Jo Tuckman, author of the excellent book Mexico: Democracy Interrupted, wrote an article for the Guardian yesterday called “Mexico’s Greens: pro-death penalty, allegedly corrupt – and not very green.”
She starts the piece by noting that
(1) Greens traditionally have had to fight the stereotype that they are tree-hugging idealists that will never make much a mark in the rough and tumble political world.
(2) This is not a problem for the Mexican Greens, a.k.a The “False Greens”
Here are some reasons why:
a. “The party have regularly been accused of corruption, selling political favours – and of showing no interest in environmental issues. In 2009, the party ran an election campaign calling for the return of the death penalty. Of the infamous 2009 campaign slogan calling for “Death to Kidnappers”, he said: “It is true that the European Greens would never support the death penalty, but they don’t live in Mexico.”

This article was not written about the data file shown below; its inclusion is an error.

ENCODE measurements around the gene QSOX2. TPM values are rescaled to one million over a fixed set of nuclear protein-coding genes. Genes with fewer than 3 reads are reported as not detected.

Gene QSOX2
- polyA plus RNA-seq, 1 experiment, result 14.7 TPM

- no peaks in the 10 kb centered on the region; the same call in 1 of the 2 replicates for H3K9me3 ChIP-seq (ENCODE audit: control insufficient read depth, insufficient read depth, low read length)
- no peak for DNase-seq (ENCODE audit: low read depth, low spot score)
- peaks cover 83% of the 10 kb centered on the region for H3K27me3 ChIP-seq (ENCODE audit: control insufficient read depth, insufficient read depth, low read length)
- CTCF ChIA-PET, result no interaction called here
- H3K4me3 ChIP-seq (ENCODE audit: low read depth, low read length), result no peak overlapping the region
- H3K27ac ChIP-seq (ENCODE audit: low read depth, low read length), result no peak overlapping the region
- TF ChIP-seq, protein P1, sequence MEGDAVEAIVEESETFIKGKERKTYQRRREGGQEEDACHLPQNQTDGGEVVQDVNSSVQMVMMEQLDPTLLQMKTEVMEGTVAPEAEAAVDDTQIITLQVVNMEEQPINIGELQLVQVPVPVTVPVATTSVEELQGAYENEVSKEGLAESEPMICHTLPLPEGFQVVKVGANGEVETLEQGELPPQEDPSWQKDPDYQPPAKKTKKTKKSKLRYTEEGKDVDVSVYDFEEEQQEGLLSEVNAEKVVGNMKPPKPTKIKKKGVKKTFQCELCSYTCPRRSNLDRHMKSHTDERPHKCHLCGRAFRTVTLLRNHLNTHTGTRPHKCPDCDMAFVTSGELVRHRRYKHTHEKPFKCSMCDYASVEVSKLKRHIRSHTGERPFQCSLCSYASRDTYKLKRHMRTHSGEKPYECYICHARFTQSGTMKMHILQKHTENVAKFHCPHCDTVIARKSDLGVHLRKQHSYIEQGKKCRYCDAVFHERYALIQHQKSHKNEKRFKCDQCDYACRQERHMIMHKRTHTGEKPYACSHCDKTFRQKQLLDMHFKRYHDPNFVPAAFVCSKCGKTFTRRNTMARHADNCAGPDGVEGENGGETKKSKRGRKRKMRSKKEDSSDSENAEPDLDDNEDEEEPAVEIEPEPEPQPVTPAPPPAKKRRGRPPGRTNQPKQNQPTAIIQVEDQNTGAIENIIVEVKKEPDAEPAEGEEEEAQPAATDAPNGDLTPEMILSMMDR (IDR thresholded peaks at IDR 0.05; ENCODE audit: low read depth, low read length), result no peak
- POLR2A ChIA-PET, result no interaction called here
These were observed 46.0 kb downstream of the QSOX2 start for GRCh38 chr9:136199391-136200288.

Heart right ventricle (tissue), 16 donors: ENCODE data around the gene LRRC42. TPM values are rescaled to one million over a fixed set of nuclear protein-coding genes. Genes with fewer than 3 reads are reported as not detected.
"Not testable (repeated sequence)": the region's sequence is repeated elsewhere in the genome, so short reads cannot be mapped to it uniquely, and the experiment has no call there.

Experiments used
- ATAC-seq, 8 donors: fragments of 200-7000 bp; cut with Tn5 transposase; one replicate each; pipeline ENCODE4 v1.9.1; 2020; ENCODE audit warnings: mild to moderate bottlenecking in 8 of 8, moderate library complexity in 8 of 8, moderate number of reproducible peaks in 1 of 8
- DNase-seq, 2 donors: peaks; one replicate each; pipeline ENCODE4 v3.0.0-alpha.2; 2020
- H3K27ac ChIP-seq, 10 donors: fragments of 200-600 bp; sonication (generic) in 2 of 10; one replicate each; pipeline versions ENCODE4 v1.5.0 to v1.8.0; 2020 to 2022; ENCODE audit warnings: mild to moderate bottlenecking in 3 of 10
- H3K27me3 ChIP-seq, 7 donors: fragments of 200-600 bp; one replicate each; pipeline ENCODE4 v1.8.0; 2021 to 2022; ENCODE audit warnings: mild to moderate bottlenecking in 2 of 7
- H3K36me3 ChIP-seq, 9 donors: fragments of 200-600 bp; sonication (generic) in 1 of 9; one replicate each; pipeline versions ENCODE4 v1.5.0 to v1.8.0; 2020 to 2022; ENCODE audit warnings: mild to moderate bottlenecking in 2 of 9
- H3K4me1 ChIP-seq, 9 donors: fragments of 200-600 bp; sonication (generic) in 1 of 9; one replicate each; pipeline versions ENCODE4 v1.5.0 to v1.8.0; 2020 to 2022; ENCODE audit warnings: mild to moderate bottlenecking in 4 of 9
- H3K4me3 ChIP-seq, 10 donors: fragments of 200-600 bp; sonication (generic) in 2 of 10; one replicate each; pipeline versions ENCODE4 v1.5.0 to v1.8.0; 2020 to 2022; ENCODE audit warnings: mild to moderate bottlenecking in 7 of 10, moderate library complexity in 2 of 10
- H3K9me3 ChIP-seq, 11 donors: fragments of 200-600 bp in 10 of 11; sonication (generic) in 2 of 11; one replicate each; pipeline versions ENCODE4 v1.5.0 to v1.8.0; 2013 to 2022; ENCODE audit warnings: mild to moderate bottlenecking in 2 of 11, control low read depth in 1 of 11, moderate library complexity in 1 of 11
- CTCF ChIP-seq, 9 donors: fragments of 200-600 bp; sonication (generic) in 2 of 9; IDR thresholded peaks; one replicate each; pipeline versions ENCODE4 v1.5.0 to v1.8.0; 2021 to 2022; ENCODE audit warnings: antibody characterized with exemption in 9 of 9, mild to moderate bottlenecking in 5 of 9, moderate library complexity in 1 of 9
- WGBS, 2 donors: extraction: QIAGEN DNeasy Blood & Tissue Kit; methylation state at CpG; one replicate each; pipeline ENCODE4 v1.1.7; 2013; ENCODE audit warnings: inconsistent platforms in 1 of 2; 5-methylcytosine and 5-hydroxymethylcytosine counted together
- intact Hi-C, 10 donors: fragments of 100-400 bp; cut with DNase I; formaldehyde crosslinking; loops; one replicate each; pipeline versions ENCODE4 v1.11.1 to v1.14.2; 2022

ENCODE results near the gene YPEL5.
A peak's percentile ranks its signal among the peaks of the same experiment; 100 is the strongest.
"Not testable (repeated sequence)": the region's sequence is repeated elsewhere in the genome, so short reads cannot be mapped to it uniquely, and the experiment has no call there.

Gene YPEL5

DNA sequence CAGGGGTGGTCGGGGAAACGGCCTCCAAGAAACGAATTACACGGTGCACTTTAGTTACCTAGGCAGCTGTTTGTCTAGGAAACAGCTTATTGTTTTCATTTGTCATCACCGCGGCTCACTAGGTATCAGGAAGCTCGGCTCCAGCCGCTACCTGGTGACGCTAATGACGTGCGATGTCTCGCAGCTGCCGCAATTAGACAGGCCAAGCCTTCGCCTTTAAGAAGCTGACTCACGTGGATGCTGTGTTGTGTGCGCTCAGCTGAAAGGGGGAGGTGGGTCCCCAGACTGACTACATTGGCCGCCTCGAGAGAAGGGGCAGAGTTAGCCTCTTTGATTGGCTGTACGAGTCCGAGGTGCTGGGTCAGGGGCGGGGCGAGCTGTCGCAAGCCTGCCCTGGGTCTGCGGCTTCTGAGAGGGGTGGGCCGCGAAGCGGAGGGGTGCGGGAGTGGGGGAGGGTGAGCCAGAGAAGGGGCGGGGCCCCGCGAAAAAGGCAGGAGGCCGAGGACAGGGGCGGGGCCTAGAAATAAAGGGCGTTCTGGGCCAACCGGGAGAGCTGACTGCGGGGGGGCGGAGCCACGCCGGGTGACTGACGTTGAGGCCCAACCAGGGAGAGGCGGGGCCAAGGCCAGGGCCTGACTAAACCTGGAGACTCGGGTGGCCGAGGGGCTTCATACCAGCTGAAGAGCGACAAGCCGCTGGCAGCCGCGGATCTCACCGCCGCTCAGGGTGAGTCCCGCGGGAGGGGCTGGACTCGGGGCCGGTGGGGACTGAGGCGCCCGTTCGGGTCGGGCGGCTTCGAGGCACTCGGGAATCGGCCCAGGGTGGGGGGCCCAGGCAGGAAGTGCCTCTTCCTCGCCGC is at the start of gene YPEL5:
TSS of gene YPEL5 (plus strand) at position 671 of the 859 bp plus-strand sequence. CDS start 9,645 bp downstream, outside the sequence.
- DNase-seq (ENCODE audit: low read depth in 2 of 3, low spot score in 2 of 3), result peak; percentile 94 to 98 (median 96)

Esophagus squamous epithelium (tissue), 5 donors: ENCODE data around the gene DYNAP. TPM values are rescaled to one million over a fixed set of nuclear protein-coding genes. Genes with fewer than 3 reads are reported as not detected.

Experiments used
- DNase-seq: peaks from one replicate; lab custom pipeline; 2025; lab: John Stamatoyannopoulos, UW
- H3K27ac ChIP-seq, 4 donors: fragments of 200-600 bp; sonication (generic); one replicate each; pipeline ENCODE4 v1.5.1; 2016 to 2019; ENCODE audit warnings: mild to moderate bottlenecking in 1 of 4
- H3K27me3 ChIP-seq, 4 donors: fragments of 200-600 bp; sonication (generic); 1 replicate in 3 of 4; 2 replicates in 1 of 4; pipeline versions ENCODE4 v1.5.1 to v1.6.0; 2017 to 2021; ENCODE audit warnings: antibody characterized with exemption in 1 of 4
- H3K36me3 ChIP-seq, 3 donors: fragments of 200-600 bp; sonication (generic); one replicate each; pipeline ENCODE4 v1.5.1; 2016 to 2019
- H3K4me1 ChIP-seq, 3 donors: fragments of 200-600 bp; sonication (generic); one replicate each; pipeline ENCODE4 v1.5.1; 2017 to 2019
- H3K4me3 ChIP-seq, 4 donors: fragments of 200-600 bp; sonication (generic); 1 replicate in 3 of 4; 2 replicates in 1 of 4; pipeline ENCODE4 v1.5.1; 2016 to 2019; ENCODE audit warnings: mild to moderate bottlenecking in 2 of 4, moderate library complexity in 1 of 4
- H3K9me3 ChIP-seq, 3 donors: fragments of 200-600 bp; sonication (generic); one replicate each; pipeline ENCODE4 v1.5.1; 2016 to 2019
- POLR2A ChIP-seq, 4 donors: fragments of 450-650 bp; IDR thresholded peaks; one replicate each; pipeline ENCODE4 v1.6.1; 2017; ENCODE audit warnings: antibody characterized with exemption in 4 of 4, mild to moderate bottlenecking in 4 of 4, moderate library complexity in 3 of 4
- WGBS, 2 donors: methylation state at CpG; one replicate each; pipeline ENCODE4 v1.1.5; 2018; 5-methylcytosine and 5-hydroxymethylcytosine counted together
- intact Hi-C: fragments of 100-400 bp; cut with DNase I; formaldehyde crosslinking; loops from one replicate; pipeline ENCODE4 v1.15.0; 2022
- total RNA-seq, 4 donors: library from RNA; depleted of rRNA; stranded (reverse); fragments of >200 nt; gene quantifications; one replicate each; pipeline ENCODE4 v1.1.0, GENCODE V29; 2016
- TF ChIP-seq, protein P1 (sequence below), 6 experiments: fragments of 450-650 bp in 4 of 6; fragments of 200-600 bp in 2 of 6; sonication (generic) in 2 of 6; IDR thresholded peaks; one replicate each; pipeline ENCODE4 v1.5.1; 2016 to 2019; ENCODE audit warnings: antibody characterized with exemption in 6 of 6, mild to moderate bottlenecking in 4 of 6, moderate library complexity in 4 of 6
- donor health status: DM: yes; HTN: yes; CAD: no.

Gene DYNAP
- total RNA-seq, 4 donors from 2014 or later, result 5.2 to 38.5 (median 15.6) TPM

b. “They [the Green party] have taken a family business to an extreme that borders on organized crime. Their sale of favours has bubbled up like foam.”
c. “Their electoral strategy relies heavily on remarkably slick and well-targeted political advertising that offers apparently easy solutions to major problems, and rarely has much to do with environmental issues. Defending the strategy, Escobar said: “We are the second biggest Green party in the world, after the Germans, so we have to defend the whole range of issues affecting the population.”
d. “The Greens concentrate the bad elements of Mexican politics and take them to an extreme,” said political analyst Jesús Silva Herzog. “There are sinister figures in all the big parties, but there are some respectable ones too. I cannot think of a single respectable figure in the Green Party.”
Like the old cliche that birds of a feather flock together [cada oveja con su pareja!], the Green Party is allied with the PRI.